Jaywick evacuation: 'We're not crying wolf'
Hundreds of police officers are knocking on the doors of residents of a small coastal village warning them they need to leave their homes in the morning. Some have already said they will refuse to go. Why?
"We're not crying wolf," says the district policing commander for Tendring, Ch Insp Russ Cole.
It may seem a strange thing for a police officer to feel the need to say. But Ch Insp Cole admits the response of residents to officers about the planned evacuation of the 2,500 or so homes in Jaywick, Essex, has already been "mixed".
"We have been looking at the forecast for the last week and the best information we have from all of the agencies involved are that we are facing a perfect storm of a spring tide of 4.2m (14ft), a storm surge coming down the North Sea, truly inclement weather of snow and rain and winds of between 40 and 50mph (64 and 80kph)," he says.
"There is a really strong chance of water coming in over the top of the sea wall and round the back of Jaywick from the St Osyth end," adds Ch Insp Cole, who began work at 06:00 on Thursday.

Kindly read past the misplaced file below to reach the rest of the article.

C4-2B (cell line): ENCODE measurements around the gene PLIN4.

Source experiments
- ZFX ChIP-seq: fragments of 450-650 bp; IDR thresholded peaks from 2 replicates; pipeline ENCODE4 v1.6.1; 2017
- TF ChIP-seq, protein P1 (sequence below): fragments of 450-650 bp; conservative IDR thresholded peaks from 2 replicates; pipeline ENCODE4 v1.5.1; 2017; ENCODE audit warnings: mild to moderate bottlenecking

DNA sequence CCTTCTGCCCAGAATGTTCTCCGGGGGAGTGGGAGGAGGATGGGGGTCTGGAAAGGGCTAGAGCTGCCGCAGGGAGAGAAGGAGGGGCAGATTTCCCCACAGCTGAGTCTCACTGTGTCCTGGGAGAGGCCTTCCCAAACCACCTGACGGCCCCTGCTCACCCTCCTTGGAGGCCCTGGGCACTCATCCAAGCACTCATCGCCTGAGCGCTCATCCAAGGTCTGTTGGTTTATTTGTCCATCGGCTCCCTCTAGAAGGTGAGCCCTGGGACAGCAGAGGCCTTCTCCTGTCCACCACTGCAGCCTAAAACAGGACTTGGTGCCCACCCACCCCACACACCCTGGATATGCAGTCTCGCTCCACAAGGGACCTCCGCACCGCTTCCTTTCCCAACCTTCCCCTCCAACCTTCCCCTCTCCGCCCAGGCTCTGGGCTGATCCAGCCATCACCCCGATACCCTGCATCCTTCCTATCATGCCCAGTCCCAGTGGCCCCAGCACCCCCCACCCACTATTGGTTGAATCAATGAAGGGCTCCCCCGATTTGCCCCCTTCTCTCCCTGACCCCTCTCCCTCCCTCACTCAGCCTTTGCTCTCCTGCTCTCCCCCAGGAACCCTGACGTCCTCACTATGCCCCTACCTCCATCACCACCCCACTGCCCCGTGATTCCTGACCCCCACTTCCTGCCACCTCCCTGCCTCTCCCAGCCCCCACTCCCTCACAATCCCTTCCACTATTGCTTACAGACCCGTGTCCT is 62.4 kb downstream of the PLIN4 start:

He says he will not make it home until the early hours of Friday.
So why would anybody not heed the police advice and leave their homes for safety?
Matthew Woolston, who lives close to the seafront, says: "My friends say they are going to stay in their houses and see it out.
"They say they have been evacuated so many times they don't believe it [mass flooding] is going to happen.
"I am not going anywhere, I don't think there's a danger and the sea looks too calm."
Ch Insp Cole is aware of such scepticism.
Some of it, he explains, stems from the most recent mass evacuation of Jaywick in 2013 during the last storm surge.
"But in 2013, there was a difference - there was no wind. This time there will be."
Another difference in 2013 was that residents were told to leave their pets.
This time around, the people of Jaywick will be allowed to bring their animals with them.
"As long as people do not bring a 16ft crocodile," he says.
And he reminds people that the absence of casualties in the past few decades has been the result of planning and preparation.
Anybody who doubts the potential devastation rising waters can have need look no further back than 1953, he says.
On the night of 31 January 63 years ago, the North Sea swamped the village not from the sea front but from behind killing 35 people.